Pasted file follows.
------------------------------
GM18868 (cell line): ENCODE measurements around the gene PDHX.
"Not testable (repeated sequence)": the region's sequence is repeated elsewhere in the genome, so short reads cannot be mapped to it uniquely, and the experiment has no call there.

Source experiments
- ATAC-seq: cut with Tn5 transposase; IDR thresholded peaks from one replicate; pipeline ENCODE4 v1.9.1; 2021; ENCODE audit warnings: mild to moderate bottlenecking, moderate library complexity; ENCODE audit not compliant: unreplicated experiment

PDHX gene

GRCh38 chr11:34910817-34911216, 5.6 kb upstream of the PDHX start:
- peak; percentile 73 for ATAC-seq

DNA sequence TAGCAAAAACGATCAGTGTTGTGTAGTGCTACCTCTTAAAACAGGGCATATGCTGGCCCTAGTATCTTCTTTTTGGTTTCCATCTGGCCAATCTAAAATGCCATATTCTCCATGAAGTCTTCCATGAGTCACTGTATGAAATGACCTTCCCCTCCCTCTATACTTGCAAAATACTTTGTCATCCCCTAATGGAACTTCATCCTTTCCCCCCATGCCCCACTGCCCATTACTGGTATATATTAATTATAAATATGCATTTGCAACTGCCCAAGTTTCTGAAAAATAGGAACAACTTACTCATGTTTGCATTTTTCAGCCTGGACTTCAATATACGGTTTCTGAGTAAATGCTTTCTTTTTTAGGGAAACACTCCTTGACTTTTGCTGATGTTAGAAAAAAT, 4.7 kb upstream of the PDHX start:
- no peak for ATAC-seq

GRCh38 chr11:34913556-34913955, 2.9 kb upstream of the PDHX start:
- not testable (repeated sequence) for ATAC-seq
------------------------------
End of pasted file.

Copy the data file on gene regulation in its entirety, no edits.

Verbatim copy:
GM18868 (cell line): ENCODE measurements around the gene PDHX.
"Not testable (repeated sequence)": the region's sequence is repeated elsewhere in the genome, so short reads cannot be mapped to it uniquely, and the experiment has no call there.

Source experiments
- ATAC-seq: cut with Tn5 transposase; IDR thresholded peaks from one replicate; pipeline ENCODE4 v1.9.1; 2021; ENCODE audit warnings: mild to moderate bottlenecking, moderate library complexity; ENCODE audit not compliant: unreplicated experiment

PDHX gene

GRCh38 chr11:34910817-34911216, 5.6 kb upstream of the PDHX start:
- peak; percentile 73 for ATAC-seq

DNA sequence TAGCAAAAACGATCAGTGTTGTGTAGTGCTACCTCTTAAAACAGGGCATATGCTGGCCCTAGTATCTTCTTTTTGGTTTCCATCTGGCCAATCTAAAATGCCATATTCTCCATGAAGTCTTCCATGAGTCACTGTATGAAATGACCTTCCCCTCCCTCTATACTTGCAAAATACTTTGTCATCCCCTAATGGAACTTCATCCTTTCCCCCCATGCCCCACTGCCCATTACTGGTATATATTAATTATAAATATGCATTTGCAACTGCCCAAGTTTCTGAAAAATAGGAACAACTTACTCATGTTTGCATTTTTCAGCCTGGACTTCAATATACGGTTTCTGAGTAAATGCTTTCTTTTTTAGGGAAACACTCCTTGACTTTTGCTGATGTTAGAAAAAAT, 4.7 kb upstream of the PDHX start:
- no peak for ATAC-seq

GRCh38 chr11:34913556-34913955, 2.9 kb upstream of the PDHX start:
- not testable (repeated sequence) for ATAC-seq